The skeleton of the free portions of each extremity, consisting at first of a continuous mass or rod of partially metamorphosed mesenchymal tissue, undergo(»s division into segments which represent the skeleton of the arm or of the thigh, of the forearm or of the leg, and of the hand or of the foot. This segmentation corresponds with that of the entire mass of the limb, both as to extent and order of appearance (see page 406). Nuclei of chondrification now appear, one in the center of each skeleton-piece, from which cartilage formation extends toward either end. The several cartilaginous elements thus pnKluced present approximately the respective forms of the future bones. The larger cartilages are present in the upj)er extremity in a six weeks' embryo, but not until somewhat later in the lower limb. All the bones of the extremities are of endochondral origin.

The long bones develop in a fairly uniform manner. The shaft or diaphysis ossifies from a single center, while the two epiphyses each present several centers. The centers for the diaphyses appear at about the eighth week, ossification proceeding at such rate that at birth only the ends of the long bones are cartilaginous. The centers for the epiphyses appear at various times after birth. Osseous union between the diaphysis and the epiphyses does not occur until the growth in length of the bone is completed. As the details conceniing the time of appearance and the number of these centers are to be found in the text-books of anatomy, they are omitted here.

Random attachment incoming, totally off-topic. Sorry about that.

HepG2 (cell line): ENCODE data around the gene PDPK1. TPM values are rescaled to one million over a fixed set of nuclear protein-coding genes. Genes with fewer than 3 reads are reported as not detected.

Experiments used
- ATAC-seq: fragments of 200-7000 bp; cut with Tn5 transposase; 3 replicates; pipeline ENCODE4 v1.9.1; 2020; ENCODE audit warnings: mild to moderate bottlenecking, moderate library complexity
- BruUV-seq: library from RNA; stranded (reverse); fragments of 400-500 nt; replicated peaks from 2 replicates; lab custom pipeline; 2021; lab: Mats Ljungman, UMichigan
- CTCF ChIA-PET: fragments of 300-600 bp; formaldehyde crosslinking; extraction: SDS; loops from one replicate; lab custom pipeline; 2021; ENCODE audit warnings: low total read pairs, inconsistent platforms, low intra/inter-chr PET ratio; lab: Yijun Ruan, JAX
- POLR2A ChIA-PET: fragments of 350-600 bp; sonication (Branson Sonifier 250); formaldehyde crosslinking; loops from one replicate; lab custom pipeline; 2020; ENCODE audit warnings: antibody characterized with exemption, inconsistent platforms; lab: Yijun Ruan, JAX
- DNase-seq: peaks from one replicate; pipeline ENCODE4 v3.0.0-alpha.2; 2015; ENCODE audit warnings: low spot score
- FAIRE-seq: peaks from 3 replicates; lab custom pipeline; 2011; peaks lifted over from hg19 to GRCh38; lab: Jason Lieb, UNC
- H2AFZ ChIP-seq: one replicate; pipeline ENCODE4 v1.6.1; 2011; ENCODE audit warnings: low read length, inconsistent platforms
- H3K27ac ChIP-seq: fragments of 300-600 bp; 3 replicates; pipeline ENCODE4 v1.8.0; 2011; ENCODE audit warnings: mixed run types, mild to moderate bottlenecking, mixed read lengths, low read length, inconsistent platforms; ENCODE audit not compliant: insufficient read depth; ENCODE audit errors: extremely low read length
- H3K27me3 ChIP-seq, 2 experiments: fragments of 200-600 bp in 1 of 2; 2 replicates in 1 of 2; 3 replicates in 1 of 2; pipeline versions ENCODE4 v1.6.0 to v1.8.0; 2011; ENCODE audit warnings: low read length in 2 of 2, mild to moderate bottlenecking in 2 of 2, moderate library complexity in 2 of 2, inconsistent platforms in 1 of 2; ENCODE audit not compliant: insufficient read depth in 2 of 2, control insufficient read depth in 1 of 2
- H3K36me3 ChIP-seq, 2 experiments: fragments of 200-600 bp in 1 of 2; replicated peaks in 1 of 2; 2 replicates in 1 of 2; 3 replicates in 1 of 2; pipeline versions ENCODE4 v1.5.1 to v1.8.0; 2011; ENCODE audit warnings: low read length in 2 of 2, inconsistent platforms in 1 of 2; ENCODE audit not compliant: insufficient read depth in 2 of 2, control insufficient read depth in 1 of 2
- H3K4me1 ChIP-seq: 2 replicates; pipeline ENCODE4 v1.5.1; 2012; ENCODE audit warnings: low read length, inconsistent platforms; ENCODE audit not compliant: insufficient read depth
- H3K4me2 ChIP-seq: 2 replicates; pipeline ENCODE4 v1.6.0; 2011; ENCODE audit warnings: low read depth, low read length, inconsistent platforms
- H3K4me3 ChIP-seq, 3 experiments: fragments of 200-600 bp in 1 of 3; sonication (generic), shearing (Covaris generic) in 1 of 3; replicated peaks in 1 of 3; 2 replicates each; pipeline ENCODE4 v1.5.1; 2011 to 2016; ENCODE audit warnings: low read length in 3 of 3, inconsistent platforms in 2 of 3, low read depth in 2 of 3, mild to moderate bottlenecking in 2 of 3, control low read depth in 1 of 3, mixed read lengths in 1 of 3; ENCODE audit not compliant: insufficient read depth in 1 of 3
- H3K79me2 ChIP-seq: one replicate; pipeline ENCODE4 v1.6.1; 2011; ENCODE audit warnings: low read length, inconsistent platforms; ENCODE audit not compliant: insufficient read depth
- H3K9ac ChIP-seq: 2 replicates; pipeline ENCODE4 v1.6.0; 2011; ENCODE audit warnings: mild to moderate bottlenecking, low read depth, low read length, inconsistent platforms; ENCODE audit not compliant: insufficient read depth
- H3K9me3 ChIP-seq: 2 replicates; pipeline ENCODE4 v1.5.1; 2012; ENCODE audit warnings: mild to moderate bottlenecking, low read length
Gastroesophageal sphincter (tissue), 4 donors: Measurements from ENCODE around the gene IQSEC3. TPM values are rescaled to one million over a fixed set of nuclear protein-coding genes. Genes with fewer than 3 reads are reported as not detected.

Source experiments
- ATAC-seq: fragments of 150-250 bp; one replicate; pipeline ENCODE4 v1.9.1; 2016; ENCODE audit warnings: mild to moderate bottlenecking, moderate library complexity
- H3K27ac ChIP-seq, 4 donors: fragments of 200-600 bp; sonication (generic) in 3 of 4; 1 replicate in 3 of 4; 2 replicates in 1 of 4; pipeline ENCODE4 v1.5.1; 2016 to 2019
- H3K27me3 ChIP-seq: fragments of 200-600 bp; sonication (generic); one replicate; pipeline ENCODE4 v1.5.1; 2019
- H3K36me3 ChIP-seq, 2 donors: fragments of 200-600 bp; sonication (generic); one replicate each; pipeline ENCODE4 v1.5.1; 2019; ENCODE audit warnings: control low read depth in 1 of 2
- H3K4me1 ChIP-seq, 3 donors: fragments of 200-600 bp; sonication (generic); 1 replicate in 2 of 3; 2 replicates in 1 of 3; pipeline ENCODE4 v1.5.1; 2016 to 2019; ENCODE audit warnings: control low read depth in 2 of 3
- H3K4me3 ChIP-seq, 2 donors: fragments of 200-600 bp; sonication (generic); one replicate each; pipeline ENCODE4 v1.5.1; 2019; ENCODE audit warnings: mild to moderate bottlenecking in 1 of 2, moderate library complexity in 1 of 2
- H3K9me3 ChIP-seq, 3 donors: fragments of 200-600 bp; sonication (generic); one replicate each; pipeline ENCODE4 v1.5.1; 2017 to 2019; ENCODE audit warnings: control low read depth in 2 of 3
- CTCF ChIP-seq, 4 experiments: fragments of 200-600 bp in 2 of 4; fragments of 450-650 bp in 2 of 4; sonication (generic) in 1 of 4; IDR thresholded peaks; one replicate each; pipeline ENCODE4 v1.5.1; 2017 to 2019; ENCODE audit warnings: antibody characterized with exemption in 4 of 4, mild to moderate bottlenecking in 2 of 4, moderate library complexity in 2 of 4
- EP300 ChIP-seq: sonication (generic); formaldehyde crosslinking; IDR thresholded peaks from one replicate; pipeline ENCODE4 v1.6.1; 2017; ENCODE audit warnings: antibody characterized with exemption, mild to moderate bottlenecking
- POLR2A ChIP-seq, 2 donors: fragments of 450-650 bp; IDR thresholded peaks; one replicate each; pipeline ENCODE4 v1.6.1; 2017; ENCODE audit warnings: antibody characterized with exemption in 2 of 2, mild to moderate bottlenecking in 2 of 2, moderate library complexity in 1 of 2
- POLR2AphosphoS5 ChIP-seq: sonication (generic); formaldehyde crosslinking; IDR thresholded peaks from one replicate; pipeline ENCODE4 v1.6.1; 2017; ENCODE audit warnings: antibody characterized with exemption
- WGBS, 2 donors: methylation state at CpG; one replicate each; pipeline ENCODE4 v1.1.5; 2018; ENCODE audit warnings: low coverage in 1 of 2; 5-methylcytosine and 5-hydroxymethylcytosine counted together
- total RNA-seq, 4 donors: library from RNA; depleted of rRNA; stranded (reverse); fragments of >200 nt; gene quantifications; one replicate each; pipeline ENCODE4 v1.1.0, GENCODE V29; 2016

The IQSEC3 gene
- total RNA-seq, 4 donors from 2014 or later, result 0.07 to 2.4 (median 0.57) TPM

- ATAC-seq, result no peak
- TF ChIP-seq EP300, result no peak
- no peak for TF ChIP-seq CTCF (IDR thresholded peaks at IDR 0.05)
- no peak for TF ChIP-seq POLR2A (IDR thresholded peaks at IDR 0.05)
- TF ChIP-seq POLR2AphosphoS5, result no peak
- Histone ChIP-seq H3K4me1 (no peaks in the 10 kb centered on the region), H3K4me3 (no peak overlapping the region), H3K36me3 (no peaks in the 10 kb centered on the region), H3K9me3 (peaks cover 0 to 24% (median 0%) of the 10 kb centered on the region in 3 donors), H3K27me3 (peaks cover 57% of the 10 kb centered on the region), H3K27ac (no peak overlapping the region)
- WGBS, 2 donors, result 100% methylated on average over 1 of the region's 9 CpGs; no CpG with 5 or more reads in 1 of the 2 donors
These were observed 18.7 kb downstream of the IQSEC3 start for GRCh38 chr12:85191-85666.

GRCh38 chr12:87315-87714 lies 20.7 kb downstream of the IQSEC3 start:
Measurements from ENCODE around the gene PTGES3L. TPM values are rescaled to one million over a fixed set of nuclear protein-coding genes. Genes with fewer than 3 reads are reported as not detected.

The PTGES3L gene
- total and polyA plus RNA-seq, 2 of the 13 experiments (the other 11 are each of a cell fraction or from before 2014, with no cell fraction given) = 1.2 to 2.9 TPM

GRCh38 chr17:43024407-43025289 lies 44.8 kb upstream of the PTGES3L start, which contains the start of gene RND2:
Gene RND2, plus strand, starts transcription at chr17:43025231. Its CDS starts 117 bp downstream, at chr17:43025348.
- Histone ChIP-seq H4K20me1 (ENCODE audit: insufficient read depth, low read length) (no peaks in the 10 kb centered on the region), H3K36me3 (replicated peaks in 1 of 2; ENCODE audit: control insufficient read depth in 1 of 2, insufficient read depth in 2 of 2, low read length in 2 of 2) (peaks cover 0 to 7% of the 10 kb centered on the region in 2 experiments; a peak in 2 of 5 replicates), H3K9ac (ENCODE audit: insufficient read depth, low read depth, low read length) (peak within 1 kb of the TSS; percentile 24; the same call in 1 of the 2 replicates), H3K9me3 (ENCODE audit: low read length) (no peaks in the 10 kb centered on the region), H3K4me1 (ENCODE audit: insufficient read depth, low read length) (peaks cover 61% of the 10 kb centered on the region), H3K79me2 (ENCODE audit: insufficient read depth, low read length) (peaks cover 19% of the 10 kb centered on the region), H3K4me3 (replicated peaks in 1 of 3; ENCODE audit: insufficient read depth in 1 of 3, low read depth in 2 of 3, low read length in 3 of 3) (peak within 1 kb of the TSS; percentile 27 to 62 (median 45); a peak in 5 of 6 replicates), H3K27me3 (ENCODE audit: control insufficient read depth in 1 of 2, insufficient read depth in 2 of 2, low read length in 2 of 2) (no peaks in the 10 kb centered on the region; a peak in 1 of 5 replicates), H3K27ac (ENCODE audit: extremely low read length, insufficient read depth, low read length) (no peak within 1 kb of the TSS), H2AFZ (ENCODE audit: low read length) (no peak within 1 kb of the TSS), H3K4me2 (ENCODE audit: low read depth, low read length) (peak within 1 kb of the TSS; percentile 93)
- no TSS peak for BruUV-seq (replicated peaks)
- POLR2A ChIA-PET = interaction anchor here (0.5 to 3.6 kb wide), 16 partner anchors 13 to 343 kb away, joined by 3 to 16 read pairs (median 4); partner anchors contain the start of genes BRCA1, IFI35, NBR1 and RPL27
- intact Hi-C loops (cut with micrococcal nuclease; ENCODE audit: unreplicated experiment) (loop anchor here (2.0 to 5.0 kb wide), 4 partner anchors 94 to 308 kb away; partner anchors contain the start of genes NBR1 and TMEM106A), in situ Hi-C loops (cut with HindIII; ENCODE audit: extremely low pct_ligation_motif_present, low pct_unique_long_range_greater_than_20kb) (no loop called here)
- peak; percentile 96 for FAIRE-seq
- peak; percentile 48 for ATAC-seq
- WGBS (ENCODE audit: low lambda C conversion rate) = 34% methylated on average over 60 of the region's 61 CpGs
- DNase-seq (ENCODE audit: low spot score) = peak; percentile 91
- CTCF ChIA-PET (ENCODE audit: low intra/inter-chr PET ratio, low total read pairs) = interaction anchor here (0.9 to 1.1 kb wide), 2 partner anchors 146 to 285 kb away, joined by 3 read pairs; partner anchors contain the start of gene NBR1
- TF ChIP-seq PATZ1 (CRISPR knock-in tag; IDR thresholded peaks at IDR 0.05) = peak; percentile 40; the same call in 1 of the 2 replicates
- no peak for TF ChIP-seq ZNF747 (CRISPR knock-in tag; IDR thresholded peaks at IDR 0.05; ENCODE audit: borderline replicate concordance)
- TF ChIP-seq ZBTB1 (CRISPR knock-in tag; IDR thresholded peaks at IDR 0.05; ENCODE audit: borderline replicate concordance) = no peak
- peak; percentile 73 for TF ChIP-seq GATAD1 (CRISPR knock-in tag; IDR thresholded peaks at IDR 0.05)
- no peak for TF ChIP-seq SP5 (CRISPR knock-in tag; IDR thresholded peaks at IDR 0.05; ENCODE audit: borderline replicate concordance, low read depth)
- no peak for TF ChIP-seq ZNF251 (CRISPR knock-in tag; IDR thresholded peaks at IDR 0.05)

Each bone of the carpus and of the tarsus ossifies from a single center, except the os calcis, which has two ossific nuclei. The bones of the carpus are entirely cartilaginous at birth, their ossification beginning in the first year with the appearance of a center in the scaphoid. The pisiform bone is the last of the series to ossify, its ossification beginning in the twelfth year.

The bones of the tarsus begin to ossify earlier than those of the carpus. The os calcis and the astragalus present osseous nuclei in the sixth or seventh ft^tal month, and the cuboid shortly before birth. With thos(^ excej^tions the tarsal bones undergo ossification between the first and the fourth years.

The metacarpal and the metatarsal bones and the phalanges present each a center of ossific^ation for the shaft and one epiphyseal center. In the case of the phalanges and of the metacarj)al bone of the thumb and of the great toe, the epiphyseal center is at the proximal extremity, while in the

n'inaininj: nu'tatarsiil an<I inetacarjKil l)onos it is at the distal vuiV The ossification of tlio >haft begins in the eighth or ninth wwk of fetal life; <»f the epiphyses, n(»t until scvenil y«irs after hirtli. The development of the ungual or distal phalanges — of the hand, at least — is jH-euliar in that the ossification l)egins at the distal extnMuity, instead uf in the middle uf the shaft.

The Development of the Limbs

The linihs of vertehnites develop fi-om little bud-like i)r(KH'sses (Fig. iVl) liiat spring from two lateral longitudinal ridges, situattnl one on eaeli side of the body. Thes(» ridges are not exactly i^anillel with the nuMhau ]>hine of the body, but converge somewhat toward that jilane as they api)roaeh the «uidal end of the embryo. It results from this circumhiancc that the jMistcrior limbs are jilaeed chaser together than the anterior. In man, the limb-buds ai)pear soon after the thin! wivk. Kju'Ii bud contains a basis (»f j)rimitive eonnivtivc tissue oontributt»<l by several somites, as >vell as muscubr <tnietnrt\ whioh is th(? ofi«hoot from the muscle-plates 0-' J 1.^ numlKT of primitive si^gments.